If Latin died in our mouths, we'd just stop talking.
Reviewed by Preston Jones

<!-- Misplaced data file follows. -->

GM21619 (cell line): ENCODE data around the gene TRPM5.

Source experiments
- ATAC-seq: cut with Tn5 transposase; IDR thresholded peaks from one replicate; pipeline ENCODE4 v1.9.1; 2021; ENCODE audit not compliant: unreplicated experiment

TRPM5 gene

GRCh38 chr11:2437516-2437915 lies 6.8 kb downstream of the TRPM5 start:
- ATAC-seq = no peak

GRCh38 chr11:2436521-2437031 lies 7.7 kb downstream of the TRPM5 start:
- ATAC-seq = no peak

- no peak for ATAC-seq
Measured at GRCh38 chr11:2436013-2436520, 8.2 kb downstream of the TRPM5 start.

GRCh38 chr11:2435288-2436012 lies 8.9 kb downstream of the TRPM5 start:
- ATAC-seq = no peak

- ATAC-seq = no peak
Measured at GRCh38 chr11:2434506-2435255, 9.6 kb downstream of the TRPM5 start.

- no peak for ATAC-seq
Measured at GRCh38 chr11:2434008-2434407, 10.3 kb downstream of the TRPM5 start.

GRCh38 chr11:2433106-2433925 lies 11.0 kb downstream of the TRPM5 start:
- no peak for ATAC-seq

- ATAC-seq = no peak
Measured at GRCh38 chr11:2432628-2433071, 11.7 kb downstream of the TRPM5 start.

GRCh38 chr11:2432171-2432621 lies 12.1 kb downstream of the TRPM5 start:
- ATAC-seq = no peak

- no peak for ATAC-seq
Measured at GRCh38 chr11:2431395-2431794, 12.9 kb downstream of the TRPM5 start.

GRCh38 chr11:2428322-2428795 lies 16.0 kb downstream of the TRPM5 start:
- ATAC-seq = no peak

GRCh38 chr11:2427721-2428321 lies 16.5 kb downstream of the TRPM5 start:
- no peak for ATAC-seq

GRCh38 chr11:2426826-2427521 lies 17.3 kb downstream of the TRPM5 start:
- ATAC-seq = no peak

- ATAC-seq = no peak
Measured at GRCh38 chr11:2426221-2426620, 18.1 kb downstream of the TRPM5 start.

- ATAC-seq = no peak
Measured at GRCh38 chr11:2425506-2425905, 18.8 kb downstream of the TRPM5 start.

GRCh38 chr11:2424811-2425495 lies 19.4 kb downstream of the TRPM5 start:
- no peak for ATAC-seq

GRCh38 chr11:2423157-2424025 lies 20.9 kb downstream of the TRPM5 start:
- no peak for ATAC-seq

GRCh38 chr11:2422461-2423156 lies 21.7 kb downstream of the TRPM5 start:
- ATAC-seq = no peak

Latin a "dead" language? Don't say that anywhere in the vicinity of B&C contributing editor Preston Jones. "If Yiddish were erased from contemporary English," Jones writes, "we'd have a hard time talking about bagels, pastrami, klutzes, and schmucks. If we dumped Dutch, we'd be without cookies, Yankees, bundles, and booms. If we bid au revoir to Hindi, we'd be at a loss when contemplating bandannas, cheetahs, jungles, and shampoo. If we said aloha to Congolese we'd have a tough time ruminating on funky gorillas, zebra zombies, and mojo boogie. Sans Arabic, we wouldn't know about algebra, algorithms, and almanacs. But if Latin died in our mouths, we'd just stop talking; or, at best, we'd be left mostly with monosyllables bequeathed to us from the Angles and Saxons—requiem aeternum dona eis, Domine." Jones is reviewing our Book of the Week, Tore Janson's A Natural History of Latin (Oxford Univ. Press).